All Marine Message (ALMAR) 012/12 announces the "Assignment of Women to Ground Combat Units." In addition to the below excerpt, there are portions of the ALMAR on other exploration to be done at entry-level training and steps to allow volunteer females to attend the Infantry Officers Course and Infantry Training Battalion before primary MOS training.  NY Times also ran a story on this today. (ALMARs are published in all capitals in case the teletype machine makes a comeback and I don't have time to retype in normal case!)

 

CURRENT GROUND ASSIGMENT POLICIES RESTRICT THE ASSIGNMENT OF WOMEN SERVING IN AN OPEN PRIMARY MOS (PMOS) TO CERTAIN UNITS IN THE GROUND COMBAT ELEMENT (GCE).  THE EXCEPTION TO POLICY WILL ALLOW US TO BEGIN ASSIGNING ACTIVE DUTY, UNRESTRICTED, FEMALE COMPANY GRADE OFFICERS, GUNNERY SERGEANTS, AND STAFF SERGEANTS IN THEIR CURRENT PMOS' TO ARTILLERY, TANK, ASSAULT AMPHIBIAN, COMBAT ENGINEER, COMBAT ASSAULT, AND LOW ALTITUDE AIR DEFENSE BATTALION STAFFS IN ORDER TO FACILITATE OUR RESEARCH EFFORT.  FEMALE MARINES POSSESSING AN ADMINISTRATION, LOGISTICS, COMMUNICATIONS, SUPPLY, OR MOTOR TRANSPORT MOS MAY BE ASSIGNED TO THE ABOVE UNITS AS PART OF THE NORMAL ASSIGNMENT PROCESS DURING CALENDAR YEAR 2012.  FEMALE NAVY MEDICAL OFFICERS, CHAPLAINS, AND CORPSMEN (E-6 AND E-7) MAY ALSO BE ASSIGNED TO THESE BATTALIONS.  FEMALE MARINES AND SAILORS WILL BE ASSIGNED TO BATTALION STAFFS IN THEIR PMOS.  THE DEPUTY COMMANDANT FOR MANPOWER AND RESERVE AFFAIRS WILL DIRECT AND MONITOR ALL ASSIGNMENTS UNDER THIS EXCEPTION TO POLICY.

 

Marine Corps Gazette Blog Post: The SS, Special Snowflakes, and Supervision

At the Marine Corps Gazette blog, Brett Friedman draws attention to the deeper malaise behind the recent string of black-eyes for the Marine Corps:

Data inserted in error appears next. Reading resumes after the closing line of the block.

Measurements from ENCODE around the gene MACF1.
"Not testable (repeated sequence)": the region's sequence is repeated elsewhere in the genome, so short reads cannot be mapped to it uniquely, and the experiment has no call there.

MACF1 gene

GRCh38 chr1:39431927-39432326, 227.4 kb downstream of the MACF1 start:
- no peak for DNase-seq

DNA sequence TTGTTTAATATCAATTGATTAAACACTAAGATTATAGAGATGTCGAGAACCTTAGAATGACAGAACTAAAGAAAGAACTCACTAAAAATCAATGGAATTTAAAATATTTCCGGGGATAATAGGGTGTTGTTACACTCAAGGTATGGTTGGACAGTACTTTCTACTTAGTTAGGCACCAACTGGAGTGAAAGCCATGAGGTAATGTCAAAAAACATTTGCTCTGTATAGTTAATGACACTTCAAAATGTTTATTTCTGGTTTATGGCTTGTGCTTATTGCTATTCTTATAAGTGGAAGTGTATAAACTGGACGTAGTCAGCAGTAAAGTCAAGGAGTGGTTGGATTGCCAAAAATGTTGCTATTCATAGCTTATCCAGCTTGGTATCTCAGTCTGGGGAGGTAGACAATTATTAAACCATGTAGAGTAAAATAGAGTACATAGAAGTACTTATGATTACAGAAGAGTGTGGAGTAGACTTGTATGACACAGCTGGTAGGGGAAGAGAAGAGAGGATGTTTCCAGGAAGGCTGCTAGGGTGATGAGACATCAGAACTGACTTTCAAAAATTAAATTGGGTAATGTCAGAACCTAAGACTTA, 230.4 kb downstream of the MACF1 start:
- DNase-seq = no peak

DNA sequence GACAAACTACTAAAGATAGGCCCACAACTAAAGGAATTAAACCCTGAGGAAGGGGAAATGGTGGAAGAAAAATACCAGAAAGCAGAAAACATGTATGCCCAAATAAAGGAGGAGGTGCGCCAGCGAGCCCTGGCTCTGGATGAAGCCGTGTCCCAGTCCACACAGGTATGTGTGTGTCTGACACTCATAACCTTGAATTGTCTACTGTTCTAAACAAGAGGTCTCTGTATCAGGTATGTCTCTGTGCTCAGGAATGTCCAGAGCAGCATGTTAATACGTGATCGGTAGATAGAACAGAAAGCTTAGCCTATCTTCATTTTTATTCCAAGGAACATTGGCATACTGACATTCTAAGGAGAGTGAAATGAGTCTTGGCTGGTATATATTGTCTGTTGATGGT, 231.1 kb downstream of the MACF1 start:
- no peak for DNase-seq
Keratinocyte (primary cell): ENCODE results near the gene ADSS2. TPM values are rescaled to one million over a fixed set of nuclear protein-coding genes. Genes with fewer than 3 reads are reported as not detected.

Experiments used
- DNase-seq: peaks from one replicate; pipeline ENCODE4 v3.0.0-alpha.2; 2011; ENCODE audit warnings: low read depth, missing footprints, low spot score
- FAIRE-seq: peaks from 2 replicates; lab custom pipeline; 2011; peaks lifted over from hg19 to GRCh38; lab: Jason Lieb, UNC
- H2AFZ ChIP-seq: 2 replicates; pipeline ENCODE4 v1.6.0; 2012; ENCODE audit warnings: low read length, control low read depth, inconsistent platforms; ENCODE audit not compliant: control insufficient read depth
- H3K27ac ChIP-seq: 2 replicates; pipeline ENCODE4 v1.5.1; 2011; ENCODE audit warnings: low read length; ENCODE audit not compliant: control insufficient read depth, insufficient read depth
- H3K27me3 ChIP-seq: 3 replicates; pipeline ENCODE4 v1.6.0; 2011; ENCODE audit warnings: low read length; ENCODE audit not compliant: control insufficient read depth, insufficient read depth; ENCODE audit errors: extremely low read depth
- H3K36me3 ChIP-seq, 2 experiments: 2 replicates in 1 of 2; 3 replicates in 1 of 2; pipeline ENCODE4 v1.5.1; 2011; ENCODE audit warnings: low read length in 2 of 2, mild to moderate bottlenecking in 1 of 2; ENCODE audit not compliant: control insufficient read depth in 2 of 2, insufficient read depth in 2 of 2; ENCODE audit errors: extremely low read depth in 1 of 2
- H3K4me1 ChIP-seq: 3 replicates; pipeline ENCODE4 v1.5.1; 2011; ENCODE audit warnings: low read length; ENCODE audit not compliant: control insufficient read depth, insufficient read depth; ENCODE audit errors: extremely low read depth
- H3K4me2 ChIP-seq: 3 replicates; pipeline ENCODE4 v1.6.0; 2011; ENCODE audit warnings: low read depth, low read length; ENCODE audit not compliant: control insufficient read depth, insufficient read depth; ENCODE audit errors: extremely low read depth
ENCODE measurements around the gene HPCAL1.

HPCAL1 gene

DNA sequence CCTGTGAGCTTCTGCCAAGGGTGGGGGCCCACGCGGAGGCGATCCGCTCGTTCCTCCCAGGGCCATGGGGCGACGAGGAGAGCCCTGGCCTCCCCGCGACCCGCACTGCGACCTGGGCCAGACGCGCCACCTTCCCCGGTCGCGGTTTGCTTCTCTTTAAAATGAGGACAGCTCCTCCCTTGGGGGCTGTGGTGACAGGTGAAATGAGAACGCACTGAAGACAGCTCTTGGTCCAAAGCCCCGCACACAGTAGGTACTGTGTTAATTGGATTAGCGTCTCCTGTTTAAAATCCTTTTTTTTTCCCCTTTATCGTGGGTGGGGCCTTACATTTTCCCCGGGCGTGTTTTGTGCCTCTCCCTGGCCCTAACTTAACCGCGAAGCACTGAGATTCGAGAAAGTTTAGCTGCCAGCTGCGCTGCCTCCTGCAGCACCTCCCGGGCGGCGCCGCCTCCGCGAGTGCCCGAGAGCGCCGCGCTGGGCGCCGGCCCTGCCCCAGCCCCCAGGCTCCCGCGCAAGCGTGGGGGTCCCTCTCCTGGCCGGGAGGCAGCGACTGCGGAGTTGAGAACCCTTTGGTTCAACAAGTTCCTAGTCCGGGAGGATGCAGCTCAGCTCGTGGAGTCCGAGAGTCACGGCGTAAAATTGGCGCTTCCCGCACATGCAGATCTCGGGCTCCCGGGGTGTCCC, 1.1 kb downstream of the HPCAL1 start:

[Recent articles] and these tragic events that have come to light lately prove that we no longer know how to supervise, lead, and maintain discipline. We’re supervising the wrong things. Unfortunately, there’s no real way to retrain the Marine Corps to fix our supervision problem. It’s a direct result of our culture. Our culture has brought us to the point where we all bear responsibility for these events. Every one of us. Every NCO who is more concerned with knocking out a checklist than mentoring his young Marines. Every SNCO who spends time searching out uniform regulation infractions. Every officer more concerned with paperwork and formats than setting an example. Every Marine, of any rank, who has told a subordinate to “shut up and color” when he or she pointed out that something was wrong. Our acquiescence to a culture of corrosive leadership has created this problem. We allowed leadership to be conflated with the creation and rote memorization of irrelevant regulations. We stopped mentoring and started poor parenting. We allowed bureaucratization to drown professionalism. We fostered a belief that we are special snowflakes who need rules, but not morality. We hazed Lance Corporal Lew. We desecrated human bodies. We posed in front of Nazi symbology. It's our fault that the Commandant has had to publicly apologizefor a problem that our poor leadership caused.